Sunday Times says IPSO ruling against Lynn Barber refugee article 'in effect forbids writers from telling a story without its subject's approval'

The Sunday Times has hit out at a ruling by press regulator IPSO against an article by writer Lynn Barber about putting up a refugee in her home.

The Independent Press Standards Organisation has said Barber’s first-hand account breached refugee Mohammed Ahmed’s privacy because she did not ask for his consent before it was published in the paper’s magazine.

In a leader column, the Sunday Times, which is an IPSO member and agrees to abide by the Editor’s Code of Practice, said the ruling – the first significant finding against the newspaper – was a “cruel blow”.

It defended Barber’s article as a “a truthful, brilliant piece of writing on immigration and asylum, a subject of exceptional public interest, which riveted our readers and reached 700,000 people online”.

IPSO’s Complaints Committee also found that the article had been inaccurate in claiming Ahmed received a £35-a-week asylum-seeker allowance from the government.

Said the paper: “In effect, [IPSO’s] ruling forbids writers from telling a story without the approval of their subjects. If this stance were to be repeated, there would be no memoirs or eyewitness accounts in the press.

“Attempts to silence people’s first-hand experience will only drive controversial narratives to the unregulated internet.”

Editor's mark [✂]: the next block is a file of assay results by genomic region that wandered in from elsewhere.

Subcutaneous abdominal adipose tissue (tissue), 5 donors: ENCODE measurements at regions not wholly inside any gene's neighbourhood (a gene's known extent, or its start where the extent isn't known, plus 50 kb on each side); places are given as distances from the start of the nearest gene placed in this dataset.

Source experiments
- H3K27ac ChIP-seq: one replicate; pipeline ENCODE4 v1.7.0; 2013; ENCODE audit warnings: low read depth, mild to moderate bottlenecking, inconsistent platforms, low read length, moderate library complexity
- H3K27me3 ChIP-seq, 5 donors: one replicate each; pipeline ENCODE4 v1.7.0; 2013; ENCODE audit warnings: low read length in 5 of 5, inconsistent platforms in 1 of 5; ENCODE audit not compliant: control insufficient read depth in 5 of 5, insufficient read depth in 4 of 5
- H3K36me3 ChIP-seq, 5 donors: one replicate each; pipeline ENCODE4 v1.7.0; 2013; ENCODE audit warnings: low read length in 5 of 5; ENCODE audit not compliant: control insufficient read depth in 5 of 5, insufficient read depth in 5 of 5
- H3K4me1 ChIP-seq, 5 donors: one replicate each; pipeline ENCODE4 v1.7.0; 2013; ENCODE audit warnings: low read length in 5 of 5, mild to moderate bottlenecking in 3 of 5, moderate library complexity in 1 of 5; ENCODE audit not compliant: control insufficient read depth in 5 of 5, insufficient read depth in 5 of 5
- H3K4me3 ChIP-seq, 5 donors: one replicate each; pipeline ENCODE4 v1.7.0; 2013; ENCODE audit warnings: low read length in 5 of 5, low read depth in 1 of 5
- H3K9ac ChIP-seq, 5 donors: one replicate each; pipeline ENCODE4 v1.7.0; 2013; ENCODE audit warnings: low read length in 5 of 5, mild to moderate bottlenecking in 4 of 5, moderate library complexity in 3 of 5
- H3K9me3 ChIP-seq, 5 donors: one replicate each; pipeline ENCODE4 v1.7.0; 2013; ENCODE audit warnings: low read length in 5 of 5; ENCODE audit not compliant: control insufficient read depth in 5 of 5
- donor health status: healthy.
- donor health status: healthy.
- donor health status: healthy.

It added: “Ipso’s condemnation after Ahmed complained he was discriminated against is a cruel blow to Barber’s freedom of expression and the press freedom that sustains the quality of The Sunday Times’s journalism.

“We are submitting to its ruling because we believe in self-regulation of the press and will not bow to a state-approved regulator. But Ipso should ask itself whether its purpose is to prevent a journalist of Barber’s stature from keeping faith with her readers.”

Barber’s feature ran across six pages of the newspaper’s magazine on 28 May, 2017, covered the journalist’s own experience of having Ahmed, a Sudanese asylum-seeker, stay in her house for six months.

The story was published a year after the pair had last encountered each other. In it, Barber describes her experience as “a story of two parts, without a happy ending”.

She included information about Ahmed, including that he had entered the country under a lorry from Calais and that he was claiming an asylum-seeker allowance of £35 a week from the government.

She said he used the local A&E centre more times in six months than she had in her life and that he had asked her if there was a park nearby because he “needed to buy some dope”, believing he had smoked it in her home.

Barber also claimed that Ahmed had left pornographic images on her computer after he left her home following a row over a draft of the article, which she sent to him to read before publishing.

Barber said she was told the article had “triggered his paranoia”.

She claimed he told her: “I am not a refugee… I am a political leader. My family are very rich. We could buy you up like that. Do you want money? Is that why you write this filth? I get you money.